National and International Coarse Angling Teams

Wales take 2016 European Championship GOLD



The Welsh Senior Coarse Angling Team have won Gold at the European Championships on the Lage Vaart Canal in Almere, Holland.  This victory is only the second time Wales have won a major international competition in 63 years - the last occasion being the World Championships in Bulgaria in 1989 when the event was competed on a single day rather than the modern 2-day format.  To win the European Gold is considered as much of a challenge as winning the World Championships as the top 38 FIPSEd world ranked nations are European!  The 2016 European Championships saw 26 Countries assemble in Almere in mid-July to prepare to give of their best in the competition days 23 and 24 July.  Official practise commenced on 18 July and cased on 22 July.  The Welsh team had arrived on 15 July to ensure 2 days unofficial practise away from the match length that was closed prior to practise week.  Arriving at the venue approximately 750 metres from the match length for extra practise to try and get a head start, the team were greeted by the England squad already practising as they had done the previous day!  However, we were already clued up as Ian leach had taken a 5 day trip to Almere with his wife in June during which he was able to fish on the venue and get a feel for what could be caught and how.  Also, Ben Roberts had flown out to Amsterdam and taken the short drive to Almere just to watch a team completion held on the event about 3 weeks before we travelled.  These are two examples of the commitment of the Welsh team that allowed us to hit the ground running.  During our 2 days unofficial practise on 16-17 July, we caught plenty of fish and were already beginning to formulate an early tactical plan.  On 16 July, the team members practising averaged over 25lb each, with plenty of big bream caught.

Our accommodation was 20 minutes from the venue in a pretty harbour in the town of Huizen.  The team manager, Andy Johnstone OBE, had searched and booked this hotel back in December 2015 - it was in a peaceful location and with plenty of options for evening meals.  The team enjoyed the location and, surprisingly, we were the only team in Huizen (pays to book early).  There was even the occasional opportunity early in the trip to catch some predators in the harbour drop shotting with lures!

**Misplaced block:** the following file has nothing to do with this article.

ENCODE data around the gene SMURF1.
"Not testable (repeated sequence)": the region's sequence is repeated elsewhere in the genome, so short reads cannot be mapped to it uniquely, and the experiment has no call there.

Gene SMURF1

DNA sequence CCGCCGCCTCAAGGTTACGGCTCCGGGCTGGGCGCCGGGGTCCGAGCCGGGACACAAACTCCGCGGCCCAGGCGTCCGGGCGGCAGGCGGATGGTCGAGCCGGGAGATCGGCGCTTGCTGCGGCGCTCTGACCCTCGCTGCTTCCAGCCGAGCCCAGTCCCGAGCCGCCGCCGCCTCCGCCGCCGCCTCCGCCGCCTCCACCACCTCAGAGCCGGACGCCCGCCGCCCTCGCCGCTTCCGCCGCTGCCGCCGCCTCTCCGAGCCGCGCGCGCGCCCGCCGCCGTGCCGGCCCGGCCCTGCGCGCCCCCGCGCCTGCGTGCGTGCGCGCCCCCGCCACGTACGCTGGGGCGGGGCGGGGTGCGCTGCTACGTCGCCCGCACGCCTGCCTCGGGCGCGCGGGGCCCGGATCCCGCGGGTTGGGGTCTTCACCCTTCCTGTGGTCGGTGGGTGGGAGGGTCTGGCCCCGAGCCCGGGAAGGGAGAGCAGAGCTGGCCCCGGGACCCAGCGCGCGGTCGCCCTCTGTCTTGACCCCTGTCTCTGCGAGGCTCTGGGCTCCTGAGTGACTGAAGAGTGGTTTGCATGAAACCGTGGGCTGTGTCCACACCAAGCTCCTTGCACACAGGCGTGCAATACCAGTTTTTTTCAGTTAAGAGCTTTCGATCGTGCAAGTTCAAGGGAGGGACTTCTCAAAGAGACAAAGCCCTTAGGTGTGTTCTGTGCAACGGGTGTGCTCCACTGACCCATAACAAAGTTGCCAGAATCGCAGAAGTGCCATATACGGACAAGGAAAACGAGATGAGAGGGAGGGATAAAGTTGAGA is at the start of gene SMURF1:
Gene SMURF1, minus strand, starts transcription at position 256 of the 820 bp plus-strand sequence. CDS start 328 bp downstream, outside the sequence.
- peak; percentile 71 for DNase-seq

Early on 18 July, the team manager drew the training boxes for the week and official practise began.   We put into practise what had been learned in the days previous and as the week progressed it was clear that we were doing well in practise catching enough small fish (perch and roach) but always catching some elusive large bream (they averaged around 5lb).  Other countries were starting to comment on our ability to catch bream while they could not catch more than the odd fish.  The night before our last practise session we were able to identify 2 tactical approaches that had caught us bream throughout the week but not enough to be categorical about which was best.  Our last training box was adjacent to a bridge and we had noticed that most bream were caught near the bridges or at the end of each of the 5 match sections.  If we were fortunate, we would catch enough bream to be able to settle on a plan for the match days.  Three anglers fished for bream at 13m by feeding neat joker tacked up with grey leam and the other 3 anglers feed joker and a small amount of bloodworm in a soil mix.  The soil mix had been first used by Ian leach (nickname Wiggy) and became known as a closely guarded secret - ‘wiggy mix’.  After the 4 hours practise on the final session, the 6 anglers had caught 25 bream between them (the most caught by a country at any time throughout the practise week.  More importantly, the ‘wiggy mix’ had been proven to be deadly!  The mix was local molehill soil, terre de riviere, black leam and some grey leam to bind. The molehill soil was taken and riddled literally from within 6-8 feet from the canal and proved to be a significant constituent of our soil feed mix.  This coupled with the fact that we had perfect bait gave us much confidence going into the 2-day championships.  The team manager had decided to look beyond the official bait supplier for bait - Andy had fished the World Championships at the same venue in 2009 (along with Darren Frost and Lee Edwards) and remembered that the bait provided was of poor quality.  This time, Andy sourced a bloodworm and joker supplier some 75 miles from Almere.  A 3 hour round trip, the bait was collected every other day and was perfect quality.  It also allowed the team to have both Russian joker and livelier local Dutch joker plus Polish bloodworm.